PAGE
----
18650 Batteries / Chargers

For high drain batteries for vaping, check here: http://www.torchythebatteryboy.com/p/imr-safe-chemistry-batteries.html    or click on the link above.

There are hundreds of 18650 batteries out there, different brands and various capacities, but how do you know if they are any good? Most seem to be well short of the claimed capacity.
The problem seems to be that most manufacturers will test at a current of 0.2 x Capacity, whereas in normal use the current will be more like 1 - 2A. 

So, just as Top Gear has the Stig, I have enlisted the help of Sparky to guide us through the jungle of Lithium 18650 batteries. 

Sparkys Magic Box

Designed to discharge at a constant 1A or 2A, batteries are tested under realistic loads.

A number of batteries actually exceeded their claimed capacity but Ultrafire proved to be pretty dire as expected. The 2400mAh protected and 2600mAh performed reasonably well, coming out well ahead of the supposedly higher capacity offerings. 

What wasn't expected was under the wrapper of Ultrafire 3000mAh, 3600mAh and 4000mAH a shiny new cap has been fitted. When this is removed, it is clear that they are reclaimed laptop batteries. The spot welds of the tabs can be seen on the base and positive terminal. In the example below, they haven't even bothered to remove all of the tab:

Or, even worse, are batteries that look like 18650...but aren't:
In this case, an 08500 battery concealed in an 18650 outer.

How each battery performed: 
The tests were conducted at room temperature(~20c) from 4.2v to 2.75v. This resulted in lower capacity results for some, like Sanyo 2800mAh and 3000mAh, Samsung 2800 and 3000mAh and Panasonic 3100mAh, which are designed to be charged to 4.3 or 4.35v and discharge down to 2.5v.

Torchy 3400mAh
 Efest 3400mAh protected
Torchy 3100mAh
 AW 3100mAh Protected
 EagleTac 3100mAh Protected
Torchy 2600mAh

LG 2200mAh
Lezyne 2400mAh Protected
Panasonic 2250mAh CGR18650CG
Panasonic 2900mAh NCR18650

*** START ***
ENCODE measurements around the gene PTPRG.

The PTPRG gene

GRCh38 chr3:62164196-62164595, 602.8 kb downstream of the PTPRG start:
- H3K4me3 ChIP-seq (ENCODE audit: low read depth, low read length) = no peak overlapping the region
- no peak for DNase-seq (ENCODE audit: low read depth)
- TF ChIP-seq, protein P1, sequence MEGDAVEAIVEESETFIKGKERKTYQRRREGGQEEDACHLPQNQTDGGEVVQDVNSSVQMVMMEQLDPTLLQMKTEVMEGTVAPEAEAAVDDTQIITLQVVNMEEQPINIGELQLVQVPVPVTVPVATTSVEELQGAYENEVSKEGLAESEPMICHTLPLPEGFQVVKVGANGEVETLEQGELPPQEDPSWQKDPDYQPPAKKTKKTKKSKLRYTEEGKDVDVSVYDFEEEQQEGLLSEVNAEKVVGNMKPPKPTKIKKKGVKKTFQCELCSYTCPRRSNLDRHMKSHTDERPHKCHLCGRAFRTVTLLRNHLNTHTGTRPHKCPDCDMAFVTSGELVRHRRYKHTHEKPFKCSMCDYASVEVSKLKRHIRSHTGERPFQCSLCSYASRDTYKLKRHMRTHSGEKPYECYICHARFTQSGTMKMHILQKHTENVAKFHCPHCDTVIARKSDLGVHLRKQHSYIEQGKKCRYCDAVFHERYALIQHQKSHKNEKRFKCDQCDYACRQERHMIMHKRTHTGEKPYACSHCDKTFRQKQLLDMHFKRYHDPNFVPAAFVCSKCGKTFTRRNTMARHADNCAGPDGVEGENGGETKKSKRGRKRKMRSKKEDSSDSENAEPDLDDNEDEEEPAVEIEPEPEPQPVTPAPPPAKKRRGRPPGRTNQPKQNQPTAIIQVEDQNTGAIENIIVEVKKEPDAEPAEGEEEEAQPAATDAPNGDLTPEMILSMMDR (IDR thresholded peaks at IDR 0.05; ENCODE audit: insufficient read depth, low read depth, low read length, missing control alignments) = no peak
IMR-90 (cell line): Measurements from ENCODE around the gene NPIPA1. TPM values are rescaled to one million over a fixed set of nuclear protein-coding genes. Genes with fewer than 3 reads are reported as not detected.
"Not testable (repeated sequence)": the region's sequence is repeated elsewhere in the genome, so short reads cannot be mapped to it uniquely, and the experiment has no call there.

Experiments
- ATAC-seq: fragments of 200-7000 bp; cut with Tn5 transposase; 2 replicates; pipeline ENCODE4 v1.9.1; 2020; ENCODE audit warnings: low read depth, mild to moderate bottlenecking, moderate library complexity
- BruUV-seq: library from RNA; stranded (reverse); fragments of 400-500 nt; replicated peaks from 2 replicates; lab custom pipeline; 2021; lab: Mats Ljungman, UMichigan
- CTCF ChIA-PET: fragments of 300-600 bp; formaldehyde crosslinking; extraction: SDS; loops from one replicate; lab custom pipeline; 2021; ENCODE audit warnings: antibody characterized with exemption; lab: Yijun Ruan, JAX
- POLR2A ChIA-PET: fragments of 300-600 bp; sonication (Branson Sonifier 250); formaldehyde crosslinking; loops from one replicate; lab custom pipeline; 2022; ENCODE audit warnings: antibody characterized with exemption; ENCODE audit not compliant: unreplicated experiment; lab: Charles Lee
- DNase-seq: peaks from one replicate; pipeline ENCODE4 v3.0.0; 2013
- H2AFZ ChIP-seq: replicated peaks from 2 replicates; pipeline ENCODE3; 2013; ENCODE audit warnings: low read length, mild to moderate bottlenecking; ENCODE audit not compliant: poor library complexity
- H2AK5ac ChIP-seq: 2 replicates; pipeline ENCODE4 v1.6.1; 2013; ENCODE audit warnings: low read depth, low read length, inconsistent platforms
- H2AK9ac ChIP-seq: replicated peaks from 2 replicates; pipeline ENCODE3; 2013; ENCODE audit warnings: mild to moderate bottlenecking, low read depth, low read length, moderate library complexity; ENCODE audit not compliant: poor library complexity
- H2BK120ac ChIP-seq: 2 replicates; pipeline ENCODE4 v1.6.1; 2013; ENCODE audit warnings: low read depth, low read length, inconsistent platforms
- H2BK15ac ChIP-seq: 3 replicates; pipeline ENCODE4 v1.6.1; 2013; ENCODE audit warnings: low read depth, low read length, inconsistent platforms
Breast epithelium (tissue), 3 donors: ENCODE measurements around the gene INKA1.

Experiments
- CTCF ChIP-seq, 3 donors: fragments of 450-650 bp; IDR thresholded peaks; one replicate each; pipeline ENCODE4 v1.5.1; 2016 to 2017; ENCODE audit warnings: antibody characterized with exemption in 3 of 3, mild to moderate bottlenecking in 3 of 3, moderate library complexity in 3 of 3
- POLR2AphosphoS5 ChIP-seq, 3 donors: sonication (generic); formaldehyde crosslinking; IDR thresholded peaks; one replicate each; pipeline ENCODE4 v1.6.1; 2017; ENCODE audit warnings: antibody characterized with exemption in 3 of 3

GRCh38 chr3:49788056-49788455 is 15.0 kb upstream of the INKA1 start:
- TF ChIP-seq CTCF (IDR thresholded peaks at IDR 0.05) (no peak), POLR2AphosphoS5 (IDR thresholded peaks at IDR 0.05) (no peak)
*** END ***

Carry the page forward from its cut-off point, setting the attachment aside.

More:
Panasonic 3100mAh NCR18650A

Efest 2600mAh protected

Samsung 2600mAh
Samsung 2800mAh
Sanyo 2250mAh
Sanyo 2600mAh
Sanyo 2800mAh
Sanyo 3000mAh
Xtar 2400mAh Protected
 Xtar 2600mAh Protected
Xtar 3100mAh Protected
Trustfire 2400mAh Protected
Trustfire 2500mAh
Trustfire 2500mAh Protected
Trustfire 3000mAh Protected
Ultrafire 2400mAh Protected
Ultrafire 2400mAh
Ultrafire 2600mAh

Ultrafire 2600mAh Protected
Ultrafire 3600mAh Protected(Yellow)
Uniquefire 2400mAh Protected
It gets really bad from here on:
Ultrafire 4200mAh

Ultrafire 4000mAh Protected
Ultrafire 3600mAh Protected (Black)
Ultrafire 3000mAh Protected (red/silver)
Ultrafire 3000mAh (red/white)

18650 Battery chargers
Xtar, Ultrafire and Trustfire chargers have been found to be better quality than others on the market so far. Internal fusing, good separation between 240v and DC sides, 3 pin plug and CE marked. Xtar even sent copies of their CE certification.

However, just  because a charger has a CE mark and a 3 pin plug is no guarantee of quality, or safety.  I suspect that Chinese manufacturers will apply the CE mark to their product whether they have achieved the standard or not. 

When one charger exploded, internal inspection suggests the CE mark on the back is totally meaningless:

3 pin plug
 CE Mark
Scorched after the bang
240v supply almost touching DC circuit on pcb!
Diode carrying 240v almost touching battery plate!
Tails on LEDs left too long - almost shorting!
Transistor splitting!

This looks like a compilation of horrors from several chargers, but were all inside one CE marked unbranded charger.